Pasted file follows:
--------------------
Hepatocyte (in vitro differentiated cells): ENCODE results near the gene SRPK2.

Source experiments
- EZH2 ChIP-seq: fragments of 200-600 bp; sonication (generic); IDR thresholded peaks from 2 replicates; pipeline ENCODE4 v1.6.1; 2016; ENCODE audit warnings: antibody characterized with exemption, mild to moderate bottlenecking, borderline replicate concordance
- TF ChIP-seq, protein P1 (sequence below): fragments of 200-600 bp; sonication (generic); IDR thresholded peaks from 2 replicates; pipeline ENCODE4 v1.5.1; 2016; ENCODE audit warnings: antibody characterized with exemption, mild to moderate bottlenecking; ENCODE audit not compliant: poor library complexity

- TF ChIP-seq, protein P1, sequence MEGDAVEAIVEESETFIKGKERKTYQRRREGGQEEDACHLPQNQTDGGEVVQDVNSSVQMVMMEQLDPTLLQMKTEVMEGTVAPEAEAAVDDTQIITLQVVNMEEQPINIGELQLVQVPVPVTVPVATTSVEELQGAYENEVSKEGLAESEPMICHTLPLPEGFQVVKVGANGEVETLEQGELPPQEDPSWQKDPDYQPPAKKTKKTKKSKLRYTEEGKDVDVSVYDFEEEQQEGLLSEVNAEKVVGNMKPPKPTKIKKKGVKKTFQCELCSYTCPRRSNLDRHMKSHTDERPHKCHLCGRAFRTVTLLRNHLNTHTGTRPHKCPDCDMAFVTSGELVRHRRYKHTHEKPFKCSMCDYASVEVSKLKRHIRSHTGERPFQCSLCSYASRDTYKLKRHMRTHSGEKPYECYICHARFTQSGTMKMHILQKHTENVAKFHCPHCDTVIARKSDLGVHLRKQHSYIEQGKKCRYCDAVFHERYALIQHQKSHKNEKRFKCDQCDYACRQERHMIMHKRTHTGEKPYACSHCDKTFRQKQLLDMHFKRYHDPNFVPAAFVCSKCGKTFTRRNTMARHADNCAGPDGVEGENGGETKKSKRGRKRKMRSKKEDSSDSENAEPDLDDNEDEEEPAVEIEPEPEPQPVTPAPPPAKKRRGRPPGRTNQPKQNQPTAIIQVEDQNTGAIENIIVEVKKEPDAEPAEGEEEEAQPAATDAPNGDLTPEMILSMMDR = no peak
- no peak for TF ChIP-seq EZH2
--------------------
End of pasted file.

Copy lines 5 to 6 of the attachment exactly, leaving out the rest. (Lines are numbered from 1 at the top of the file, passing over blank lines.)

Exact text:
- TF ChIP-seq, protein P1, sequence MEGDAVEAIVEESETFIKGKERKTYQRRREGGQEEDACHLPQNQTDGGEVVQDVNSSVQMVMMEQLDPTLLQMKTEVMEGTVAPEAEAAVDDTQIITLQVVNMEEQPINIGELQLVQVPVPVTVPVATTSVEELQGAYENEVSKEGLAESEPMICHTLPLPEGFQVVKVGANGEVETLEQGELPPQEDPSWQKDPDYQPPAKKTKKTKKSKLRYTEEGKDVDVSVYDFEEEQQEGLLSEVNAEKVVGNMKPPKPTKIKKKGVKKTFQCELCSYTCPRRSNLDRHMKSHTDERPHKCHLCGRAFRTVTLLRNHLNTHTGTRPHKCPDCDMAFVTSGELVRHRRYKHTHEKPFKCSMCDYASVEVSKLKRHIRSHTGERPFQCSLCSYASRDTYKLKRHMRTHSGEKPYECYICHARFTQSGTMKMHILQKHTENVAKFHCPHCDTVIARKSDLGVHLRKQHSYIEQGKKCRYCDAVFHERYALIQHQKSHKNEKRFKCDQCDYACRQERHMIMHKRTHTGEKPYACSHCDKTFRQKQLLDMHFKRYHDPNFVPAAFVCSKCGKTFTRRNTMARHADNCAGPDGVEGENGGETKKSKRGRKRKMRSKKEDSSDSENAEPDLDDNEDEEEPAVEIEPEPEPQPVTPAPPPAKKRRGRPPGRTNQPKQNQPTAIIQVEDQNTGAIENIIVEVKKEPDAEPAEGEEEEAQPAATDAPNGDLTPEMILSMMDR = no peak
- no peak for TF ChIP-seq EZH2